Filipinos keen on climate change news and advocacy

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The image of drought is seen in this photo. FILE PHOTO

More than half of the Filipino respondents in an online poll said they were interested in news about climate change and believe that media should take a stand when reporting on the issue, according to a global study on news consumption trends.

The results of the 2022 Digital News Project of the Reuters Institute for the Study of Journalism (RISJ) and the University of Oxford released on Wednesday showed that interest was highest in several Latin American, Southern European and Asia-Pacific markets.

The Philippines—an archipelagic country especially vulnerable to climate-related disasters—topped the Asia-Pacific market with 52 percent of respondents saying they were drawn to stories on climate change.

This was also the trend for more than half of the participants in Greece (53 percent), Portugal (53 percent) and Chile (52 percent).

In contrast, interest was lower in more developed countries like Canada (39 percent), the United States (30 percent), most of Western Europe and United Kingdom (42 percent), which led the global talks on climate change last year.

Craig Robertson of the RISJ said the high numbers could be because audiences “appear to be more interested in and pay more attention to climate change news in places where the negative effects are felt more acutely.”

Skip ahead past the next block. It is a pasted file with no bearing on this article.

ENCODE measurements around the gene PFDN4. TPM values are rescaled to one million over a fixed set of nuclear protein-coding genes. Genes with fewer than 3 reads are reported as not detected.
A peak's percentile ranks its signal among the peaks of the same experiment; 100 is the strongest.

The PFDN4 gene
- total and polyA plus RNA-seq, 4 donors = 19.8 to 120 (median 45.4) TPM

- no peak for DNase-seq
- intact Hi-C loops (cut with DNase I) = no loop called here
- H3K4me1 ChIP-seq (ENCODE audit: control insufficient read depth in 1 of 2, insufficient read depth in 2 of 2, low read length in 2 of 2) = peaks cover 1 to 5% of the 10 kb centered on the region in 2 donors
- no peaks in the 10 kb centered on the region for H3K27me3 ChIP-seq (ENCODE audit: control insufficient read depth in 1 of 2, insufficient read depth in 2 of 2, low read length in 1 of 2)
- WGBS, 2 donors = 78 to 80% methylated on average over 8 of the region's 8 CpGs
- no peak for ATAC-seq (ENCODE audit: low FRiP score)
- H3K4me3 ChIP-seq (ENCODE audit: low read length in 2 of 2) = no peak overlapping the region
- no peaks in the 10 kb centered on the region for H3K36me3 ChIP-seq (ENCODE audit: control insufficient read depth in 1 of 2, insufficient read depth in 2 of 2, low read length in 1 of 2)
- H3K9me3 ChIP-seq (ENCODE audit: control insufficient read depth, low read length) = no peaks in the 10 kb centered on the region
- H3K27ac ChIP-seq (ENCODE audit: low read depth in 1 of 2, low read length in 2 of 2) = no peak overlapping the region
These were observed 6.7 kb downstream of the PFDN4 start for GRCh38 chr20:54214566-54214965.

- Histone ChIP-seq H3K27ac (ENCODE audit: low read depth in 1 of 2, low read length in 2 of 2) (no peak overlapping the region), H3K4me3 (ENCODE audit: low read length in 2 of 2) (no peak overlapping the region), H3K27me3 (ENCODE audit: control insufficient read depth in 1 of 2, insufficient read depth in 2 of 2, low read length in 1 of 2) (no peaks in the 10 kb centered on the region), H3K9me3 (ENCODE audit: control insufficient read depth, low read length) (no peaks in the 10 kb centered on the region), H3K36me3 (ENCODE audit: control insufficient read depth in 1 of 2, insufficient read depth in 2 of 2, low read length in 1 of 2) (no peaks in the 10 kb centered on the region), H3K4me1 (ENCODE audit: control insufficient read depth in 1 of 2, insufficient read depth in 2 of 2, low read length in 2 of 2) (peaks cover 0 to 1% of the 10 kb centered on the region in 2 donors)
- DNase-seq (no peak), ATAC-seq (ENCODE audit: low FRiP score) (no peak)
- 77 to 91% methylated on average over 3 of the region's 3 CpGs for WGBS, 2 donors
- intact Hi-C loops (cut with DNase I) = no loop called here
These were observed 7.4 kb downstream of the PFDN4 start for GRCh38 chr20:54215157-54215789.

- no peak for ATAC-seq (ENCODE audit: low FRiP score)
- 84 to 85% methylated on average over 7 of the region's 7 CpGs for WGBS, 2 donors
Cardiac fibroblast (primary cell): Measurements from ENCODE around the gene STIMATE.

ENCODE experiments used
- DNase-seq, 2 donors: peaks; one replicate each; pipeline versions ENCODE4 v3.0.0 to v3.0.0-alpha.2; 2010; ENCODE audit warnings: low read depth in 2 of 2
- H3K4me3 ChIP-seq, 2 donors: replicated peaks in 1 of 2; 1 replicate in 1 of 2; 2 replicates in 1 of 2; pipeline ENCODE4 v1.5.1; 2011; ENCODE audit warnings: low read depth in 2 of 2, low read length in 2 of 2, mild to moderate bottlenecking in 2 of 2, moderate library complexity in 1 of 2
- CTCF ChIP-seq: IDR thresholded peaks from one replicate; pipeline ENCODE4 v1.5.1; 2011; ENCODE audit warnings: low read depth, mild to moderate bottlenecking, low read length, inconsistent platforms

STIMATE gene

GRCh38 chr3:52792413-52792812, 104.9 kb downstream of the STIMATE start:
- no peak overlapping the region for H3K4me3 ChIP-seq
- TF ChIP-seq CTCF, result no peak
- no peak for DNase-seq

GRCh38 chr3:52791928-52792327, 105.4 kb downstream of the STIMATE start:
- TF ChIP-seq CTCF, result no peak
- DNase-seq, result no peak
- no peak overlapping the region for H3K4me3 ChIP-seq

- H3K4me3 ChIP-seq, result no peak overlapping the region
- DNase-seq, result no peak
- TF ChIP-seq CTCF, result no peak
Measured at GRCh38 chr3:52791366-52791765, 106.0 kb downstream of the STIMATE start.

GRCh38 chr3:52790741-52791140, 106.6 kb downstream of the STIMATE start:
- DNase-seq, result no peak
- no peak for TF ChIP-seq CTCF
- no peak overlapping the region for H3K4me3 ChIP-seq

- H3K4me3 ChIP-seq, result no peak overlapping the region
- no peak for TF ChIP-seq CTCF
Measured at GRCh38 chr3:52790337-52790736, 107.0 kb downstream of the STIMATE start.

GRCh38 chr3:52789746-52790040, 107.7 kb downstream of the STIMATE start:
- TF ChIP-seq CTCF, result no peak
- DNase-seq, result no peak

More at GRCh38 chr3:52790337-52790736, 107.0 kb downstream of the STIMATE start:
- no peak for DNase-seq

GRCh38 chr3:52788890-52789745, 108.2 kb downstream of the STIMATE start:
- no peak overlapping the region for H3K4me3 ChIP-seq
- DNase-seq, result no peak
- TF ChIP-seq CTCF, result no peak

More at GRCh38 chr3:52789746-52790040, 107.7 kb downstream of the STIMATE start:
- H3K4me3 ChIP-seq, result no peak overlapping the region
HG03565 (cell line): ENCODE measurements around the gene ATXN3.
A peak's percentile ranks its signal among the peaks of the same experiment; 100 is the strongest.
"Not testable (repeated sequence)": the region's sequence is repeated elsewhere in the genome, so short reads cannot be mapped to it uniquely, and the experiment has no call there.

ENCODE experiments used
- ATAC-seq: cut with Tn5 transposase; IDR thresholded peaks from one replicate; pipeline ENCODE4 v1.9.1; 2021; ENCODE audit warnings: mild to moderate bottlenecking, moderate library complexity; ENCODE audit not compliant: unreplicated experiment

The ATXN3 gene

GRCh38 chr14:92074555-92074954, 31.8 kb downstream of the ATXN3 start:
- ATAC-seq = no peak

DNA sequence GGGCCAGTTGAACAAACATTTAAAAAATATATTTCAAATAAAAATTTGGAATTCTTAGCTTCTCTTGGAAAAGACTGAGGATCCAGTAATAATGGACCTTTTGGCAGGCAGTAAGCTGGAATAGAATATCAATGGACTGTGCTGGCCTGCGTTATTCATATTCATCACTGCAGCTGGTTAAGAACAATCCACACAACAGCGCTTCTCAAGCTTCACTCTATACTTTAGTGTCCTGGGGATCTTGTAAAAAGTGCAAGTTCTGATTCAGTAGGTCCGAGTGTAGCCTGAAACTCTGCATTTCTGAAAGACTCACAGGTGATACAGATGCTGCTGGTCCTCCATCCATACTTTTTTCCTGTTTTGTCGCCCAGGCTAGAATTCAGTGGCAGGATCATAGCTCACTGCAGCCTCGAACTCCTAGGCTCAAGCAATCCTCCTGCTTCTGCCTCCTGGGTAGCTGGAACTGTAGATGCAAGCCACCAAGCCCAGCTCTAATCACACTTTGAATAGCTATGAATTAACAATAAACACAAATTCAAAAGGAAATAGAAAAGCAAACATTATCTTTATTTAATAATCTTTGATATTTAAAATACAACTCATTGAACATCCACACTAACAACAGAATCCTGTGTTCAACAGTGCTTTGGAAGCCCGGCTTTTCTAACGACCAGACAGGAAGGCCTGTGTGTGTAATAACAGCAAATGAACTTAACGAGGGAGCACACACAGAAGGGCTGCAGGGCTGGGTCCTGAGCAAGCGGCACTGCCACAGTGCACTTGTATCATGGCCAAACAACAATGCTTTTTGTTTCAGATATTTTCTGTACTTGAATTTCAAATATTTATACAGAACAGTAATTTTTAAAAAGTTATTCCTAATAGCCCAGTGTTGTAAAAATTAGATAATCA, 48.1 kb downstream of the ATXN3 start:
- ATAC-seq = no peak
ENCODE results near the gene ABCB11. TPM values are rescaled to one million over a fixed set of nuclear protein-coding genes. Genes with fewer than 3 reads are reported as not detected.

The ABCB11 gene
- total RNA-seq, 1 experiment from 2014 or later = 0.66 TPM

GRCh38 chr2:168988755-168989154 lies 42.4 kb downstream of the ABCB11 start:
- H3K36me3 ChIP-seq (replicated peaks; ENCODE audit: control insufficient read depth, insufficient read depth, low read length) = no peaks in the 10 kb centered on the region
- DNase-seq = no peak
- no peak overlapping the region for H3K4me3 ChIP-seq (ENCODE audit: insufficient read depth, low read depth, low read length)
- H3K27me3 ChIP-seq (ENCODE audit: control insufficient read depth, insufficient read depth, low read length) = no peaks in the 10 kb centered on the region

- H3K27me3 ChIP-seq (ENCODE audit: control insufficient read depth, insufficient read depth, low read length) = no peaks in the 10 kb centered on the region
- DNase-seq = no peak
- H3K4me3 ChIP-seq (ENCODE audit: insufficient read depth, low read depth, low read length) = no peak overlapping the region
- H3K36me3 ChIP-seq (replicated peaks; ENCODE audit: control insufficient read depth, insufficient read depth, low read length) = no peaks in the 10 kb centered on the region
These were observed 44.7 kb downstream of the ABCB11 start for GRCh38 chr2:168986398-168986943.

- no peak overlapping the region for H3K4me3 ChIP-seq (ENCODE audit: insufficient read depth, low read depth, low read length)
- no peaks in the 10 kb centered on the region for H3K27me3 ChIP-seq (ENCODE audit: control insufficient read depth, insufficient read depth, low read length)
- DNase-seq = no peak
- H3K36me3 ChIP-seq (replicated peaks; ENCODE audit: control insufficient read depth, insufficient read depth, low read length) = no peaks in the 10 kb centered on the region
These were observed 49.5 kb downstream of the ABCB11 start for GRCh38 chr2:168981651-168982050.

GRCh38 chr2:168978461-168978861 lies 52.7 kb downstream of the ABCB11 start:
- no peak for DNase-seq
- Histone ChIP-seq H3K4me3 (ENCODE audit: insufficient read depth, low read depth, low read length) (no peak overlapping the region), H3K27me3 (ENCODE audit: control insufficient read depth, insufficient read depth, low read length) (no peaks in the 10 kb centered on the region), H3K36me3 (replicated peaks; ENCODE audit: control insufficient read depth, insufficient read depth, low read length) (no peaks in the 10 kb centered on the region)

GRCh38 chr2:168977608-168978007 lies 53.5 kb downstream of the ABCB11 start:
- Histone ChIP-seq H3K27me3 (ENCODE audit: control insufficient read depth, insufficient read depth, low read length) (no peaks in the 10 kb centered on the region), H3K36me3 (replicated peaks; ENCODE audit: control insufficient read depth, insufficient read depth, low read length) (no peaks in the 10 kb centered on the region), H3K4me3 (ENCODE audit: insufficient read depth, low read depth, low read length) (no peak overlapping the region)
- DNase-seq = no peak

According to him, audiences “express more interest, pay more attention to climate change news, and feel more inclined to support journalists taking a stand in places where the direct impacts of climate change are acutely felt.”

Challenges

But Robertson said that if “the very visible manifestations of climate change—fires, floods and droughts—are what draw attention, this raises a problem in itself. Action—and, therefore, credible information to inform it—is needed before disaster.”

The study also discussed challenges and opportunities in climate change reporting, which could often be difficult to understand aside from being depressing for audiences.

It noted that interest in climate change news was higher in countries where there was less political polarization, with many on the political right ignoring such reports.

As a result, Robertson said that newsrooms must figure out how to engage this audience segment “particularly if conservatives view climate change as a politicized issue of the ‘left’ and disfavor newsrooms taking a stand.”

The study also found that most people across the world prefer to consume climate change news via documentaries (55 percent) rather than major news organizations (35 percent).Robertson attributed the wide appeal of environmental documentaries to their clear stories and engaging visuals. He said that these narratives help audiences connect with what is a very large and sometimes abstract story—while not necessarily being ‘political.’”

Make a stand

Another finding was the public’s growing preference for news outlets to take a clear activist stance on environmental issues, with a large number of respondents in the Philippines (42 percent), Portugal (48 percent) and Chile (58 percent) saying that journalists should advocate change. But for Robertson, while taking a clearer stance may be one way to increase interest or attention, “doing so risks running up against journalistic norms of impartiality adopted in many countries.”

Commissioned by the RISJ, the 2022 Digital News Project was part of a broader survey that sought to understand how news was being consumed across the world. Around 93,000 respondents from 46 markets were polled online between January and February.

The samples numbering around 2,000 per country were chosen using nationally representative quotas for age, gender and region in every market. Education quotas were also applied in all markets except in several countries, including the Philippines.

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